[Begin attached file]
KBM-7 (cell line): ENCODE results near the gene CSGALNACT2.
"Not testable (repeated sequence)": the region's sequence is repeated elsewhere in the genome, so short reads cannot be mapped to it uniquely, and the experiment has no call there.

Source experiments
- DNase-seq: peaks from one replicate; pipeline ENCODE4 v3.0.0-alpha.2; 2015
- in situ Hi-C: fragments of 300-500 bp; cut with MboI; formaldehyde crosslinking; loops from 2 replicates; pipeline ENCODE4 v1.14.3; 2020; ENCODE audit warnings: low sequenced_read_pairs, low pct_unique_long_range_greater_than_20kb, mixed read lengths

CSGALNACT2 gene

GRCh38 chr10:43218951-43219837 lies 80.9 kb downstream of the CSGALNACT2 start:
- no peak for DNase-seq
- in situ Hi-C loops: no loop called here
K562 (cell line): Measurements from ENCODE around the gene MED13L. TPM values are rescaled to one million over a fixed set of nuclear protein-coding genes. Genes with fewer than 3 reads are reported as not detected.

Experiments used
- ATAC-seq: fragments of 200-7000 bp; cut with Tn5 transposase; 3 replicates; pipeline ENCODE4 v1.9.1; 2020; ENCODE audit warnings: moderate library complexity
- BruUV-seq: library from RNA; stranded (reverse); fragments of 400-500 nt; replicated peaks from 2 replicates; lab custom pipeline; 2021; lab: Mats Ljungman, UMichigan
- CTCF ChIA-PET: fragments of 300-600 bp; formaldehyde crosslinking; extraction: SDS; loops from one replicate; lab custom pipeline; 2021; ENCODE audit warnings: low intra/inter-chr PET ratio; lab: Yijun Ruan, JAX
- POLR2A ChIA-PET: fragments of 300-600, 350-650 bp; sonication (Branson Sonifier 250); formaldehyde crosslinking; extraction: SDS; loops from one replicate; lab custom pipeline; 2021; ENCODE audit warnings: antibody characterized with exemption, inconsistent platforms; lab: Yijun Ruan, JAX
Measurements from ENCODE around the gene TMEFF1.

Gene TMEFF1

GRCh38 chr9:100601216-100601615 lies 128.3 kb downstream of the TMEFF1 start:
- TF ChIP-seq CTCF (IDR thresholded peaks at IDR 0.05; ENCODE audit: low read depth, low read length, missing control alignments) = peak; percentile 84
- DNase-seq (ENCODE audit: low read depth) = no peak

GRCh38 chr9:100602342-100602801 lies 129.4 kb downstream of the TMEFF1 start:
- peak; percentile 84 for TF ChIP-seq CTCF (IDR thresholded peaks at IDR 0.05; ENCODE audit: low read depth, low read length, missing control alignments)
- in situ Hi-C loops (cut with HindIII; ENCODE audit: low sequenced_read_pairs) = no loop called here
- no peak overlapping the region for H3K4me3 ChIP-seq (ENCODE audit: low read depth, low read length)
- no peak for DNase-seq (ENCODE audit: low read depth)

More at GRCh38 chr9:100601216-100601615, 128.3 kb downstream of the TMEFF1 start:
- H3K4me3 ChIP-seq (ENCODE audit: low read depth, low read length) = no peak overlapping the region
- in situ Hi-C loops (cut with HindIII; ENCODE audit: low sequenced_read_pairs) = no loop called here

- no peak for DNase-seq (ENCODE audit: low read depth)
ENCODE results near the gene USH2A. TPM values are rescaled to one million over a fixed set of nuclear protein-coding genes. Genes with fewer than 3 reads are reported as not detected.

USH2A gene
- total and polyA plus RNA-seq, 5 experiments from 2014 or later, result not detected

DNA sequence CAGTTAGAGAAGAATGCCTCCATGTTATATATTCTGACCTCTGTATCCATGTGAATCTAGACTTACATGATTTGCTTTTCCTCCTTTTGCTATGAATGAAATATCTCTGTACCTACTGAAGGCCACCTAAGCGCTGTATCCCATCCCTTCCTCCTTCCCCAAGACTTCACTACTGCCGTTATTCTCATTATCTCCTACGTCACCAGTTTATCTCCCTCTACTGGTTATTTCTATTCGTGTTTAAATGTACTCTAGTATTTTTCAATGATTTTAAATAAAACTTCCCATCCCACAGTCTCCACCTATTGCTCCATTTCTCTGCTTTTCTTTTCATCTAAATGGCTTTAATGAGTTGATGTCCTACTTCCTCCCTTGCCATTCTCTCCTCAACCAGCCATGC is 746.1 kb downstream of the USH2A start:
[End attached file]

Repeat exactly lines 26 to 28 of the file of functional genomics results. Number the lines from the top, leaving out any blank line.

More at GRCh38 chr9:100601216-100601615, 128.3 kb downstream of the TMEFF1 start:
- H3K4me3 ChIP-seq (ENCODE audit: low read depth, low read length) = no peak overlapping the region
- in situ Hi-C loops (cut with HindIII; ENCODE audit: low sequenced_read_pairs) = no loop called here